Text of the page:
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The NASA News item NASA's Perseverance Mars Rover Gets Balanced says:

Just as an auto mechanic places small weights on a car tire's rim to bring it into balance, the Perseverance team analyzed the data and then added 13.8 pounds (6.27 kilograms) to the rover's chassis.

6+ kg of ballast out of 1025 kg according to the article is only 0.6 % and doesn't sound like much until once considers strict weight budgets; perhaps some scientific instrument like a methane detector or enhanced selfie cam or a next generation sundial or some other capability could have been added or enhanced instead of dead weight.

Question: Why did they just add dead weight (assuming that's what happened) rather than just slightly "move stuff around a little"? I'm thinking slotted mounting holes and/or spacers or risers for the RTG or other heavy components.

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    $\begingroup$ I'll add the "Slotted mounting holes would be poor engineering practice" comment before anyone else does; but an answer that expands on that and explains why would be great! $\endgroup$ – uhoh Apr 27 at 23:28
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    $\begingroup$ Other references to dead weight added to spacecraft: this answer to Is there any money in space? and answers to Where are all those blocks of steel and concrete now? $\endgroup$ – uhoh Apr 27 at 23:37
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    $\begingroup$ Shuttle had ballast as well "Lead ballast in the nose wheel well and on the X o 378 bulkhead provides weight and center-of-gravity control. The nose wheel well will accommodate 1,350 pounds of ballast, and the X o 378 bulkhead will accommodate a maximum of 2,660 pounds." science.ksc.nasa.gov/shuttle/technology/sts-newsref/… $\endgroup$ – Organic Marble Apr 27 at 23:50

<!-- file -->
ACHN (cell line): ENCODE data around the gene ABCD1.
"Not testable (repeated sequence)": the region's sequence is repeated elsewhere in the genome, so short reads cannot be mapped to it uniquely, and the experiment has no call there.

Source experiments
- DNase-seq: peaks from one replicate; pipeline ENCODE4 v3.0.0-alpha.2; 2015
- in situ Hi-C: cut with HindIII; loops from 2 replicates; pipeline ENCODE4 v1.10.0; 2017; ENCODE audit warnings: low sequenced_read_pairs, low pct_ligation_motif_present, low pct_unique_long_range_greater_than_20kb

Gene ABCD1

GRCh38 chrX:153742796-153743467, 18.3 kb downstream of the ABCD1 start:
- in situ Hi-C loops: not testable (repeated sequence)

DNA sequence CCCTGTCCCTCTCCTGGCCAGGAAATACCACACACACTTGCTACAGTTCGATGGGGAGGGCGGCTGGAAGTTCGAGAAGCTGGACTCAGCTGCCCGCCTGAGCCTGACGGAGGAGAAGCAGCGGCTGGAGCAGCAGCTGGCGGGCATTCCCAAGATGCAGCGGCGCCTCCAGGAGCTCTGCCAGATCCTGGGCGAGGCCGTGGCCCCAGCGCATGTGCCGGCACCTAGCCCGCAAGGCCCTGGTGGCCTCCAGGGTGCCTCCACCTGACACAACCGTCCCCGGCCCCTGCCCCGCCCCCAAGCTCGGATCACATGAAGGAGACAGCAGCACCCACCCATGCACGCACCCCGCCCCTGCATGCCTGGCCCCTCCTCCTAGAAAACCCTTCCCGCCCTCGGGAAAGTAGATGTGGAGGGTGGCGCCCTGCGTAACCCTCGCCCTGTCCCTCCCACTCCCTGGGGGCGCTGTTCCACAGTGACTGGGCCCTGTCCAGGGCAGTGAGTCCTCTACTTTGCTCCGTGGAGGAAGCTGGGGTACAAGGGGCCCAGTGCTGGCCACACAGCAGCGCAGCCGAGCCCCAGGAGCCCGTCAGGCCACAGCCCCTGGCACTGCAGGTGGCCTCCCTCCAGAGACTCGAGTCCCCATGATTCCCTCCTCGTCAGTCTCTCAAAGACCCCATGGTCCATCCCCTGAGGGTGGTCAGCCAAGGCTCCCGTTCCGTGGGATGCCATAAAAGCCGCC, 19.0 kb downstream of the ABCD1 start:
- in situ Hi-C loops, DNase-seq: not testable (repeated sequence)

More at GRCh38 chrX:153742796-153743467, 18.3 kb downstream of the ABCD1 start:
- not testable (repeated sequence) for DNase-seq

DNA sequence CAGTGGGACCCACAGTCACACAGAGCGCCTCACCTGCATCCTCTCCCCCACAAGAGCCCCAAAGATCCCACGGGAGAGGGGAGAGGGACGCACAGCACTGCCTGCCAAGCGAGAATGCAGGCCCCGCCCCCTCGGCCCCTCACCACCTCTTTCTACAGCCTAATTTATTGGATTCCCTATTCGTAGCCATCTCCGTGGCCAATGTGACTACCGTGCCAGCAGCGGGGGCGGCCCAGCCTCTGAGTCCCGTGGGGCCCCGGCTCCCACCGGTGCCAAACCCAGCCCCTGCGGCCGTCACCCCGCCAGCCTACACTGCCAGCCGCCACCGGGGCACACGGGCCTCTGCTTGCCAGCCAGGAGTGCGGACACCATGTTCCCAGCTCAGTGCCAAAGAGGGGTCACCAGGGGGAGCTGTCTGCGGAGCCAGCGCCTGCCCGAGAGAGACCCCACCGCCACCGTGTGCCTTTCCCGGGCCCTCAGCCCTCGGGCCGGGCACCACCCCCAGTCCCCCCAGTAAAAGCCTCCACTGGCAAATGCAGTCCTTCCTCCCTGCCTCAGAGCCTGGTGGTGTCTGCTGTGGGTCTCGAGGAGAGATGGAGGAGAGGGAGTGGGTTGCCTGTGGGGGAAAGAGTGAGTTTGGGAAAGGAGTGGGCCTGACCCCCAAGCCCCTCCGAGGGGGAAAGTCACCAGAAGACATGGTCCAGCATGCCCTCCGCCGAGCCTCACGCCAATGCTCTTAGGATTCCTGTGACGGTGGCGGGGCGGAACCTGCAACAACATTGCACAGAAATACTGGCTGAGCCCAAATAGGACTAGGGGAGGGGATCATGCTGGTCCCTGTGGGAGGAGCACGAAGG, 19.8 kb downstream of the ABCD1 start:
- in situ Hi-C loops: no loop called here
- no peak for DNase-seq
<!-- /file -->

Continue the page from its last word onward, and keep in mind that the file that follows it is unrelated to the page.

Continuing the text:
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    $\begingroup$ @OrganicMarble Was the Space Shuttle balanced experimentally before flight? $\endgroup$ – uhoh Apr 28 at 0:08
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    $\begingroup$ Also "Columbia typically carried 1000 pounds of ballast or more within boxes in the aft compartment, but during orbiter processing for STS-93 both the ballast and the ballast boxes were removed." nasaspaceflight.com/2019/07/… $\endgroup$ – Organic Marble Apr 28 at 2:17
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Unfortunateley no direct answer for the Mass Rover, but for space craft overall by using the Rosetta Lander (Philae) as an example:

I was listening to a presentation of the Rosetta Lander Mechanical Engineering Team Leader some years ago. He spoke about "dead mass" on the Lander. So as far Philae is concerned. It was not like they have been happy about having to add balancing mass.

The mass became necessary because of last minute mass changes of some instruments. Some teams could not meet the masses they hoped they could achieve. Some other projects failed so they had to use replacements having different masses. In the end, they HAD to use balancing mass. But nobody wanted, the mass margins for the whole lander had to be fit.

On the other side you cannot move around instruments onboard. Every Instrument place is tested for thermal and electromagnetic disturbances. So they all have a spot and they know, the heat and the waves coming from the instruments do not affect other instruments. They even had magnets on bord to change the magnetic fields. (Source for all of this is the Philae presentation, too). Moving around instruments would actually result in redesigning the whole space craft and you do not have the time at some point of the development.

So in the end you are forced to put some dead V2A onboard.

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    $\begingroup$ Can you add a link to that presentation of the team leader of the Rosetta lander ? $\endgroup$ – Cornelisinspace Apr 28 at 9:20
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    $\begingroup$ Sry, I saw the Presentation years ago live. I do not have nor found it after a quick Google Research. $\endgroup$ – CallMeTom Apr 28 at 9:27

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